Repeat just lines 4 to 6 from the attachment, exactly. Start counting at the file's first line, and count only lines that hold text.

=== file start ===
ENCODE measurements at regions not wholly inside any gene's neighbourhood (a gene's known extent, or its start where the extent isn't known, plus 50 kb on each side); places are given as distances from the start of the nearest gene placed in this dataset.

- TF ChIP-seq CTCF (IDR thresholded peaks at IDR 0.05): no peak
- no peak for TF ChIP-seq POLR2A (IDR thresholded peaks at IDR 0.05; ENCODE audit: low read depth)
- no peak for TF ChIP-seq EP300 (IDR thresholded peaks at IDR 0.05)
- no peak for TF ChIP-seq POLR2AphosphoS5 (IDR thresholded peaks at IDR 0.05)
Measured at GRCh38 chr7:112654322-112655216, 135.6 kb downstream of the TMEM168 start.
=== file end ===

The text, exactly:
- no peak for TF ChIP-seq EP300 (IDR thresholded peaks at IDR 0.05)
- no peak for TF ChIP-seq POLR2AphosphoS5 (IDR thresholded peaks at IDR 0.05)
Measured at GRCh38 chr7:112654322-112655216, 135.6 kb downstream of the TMEM168 start.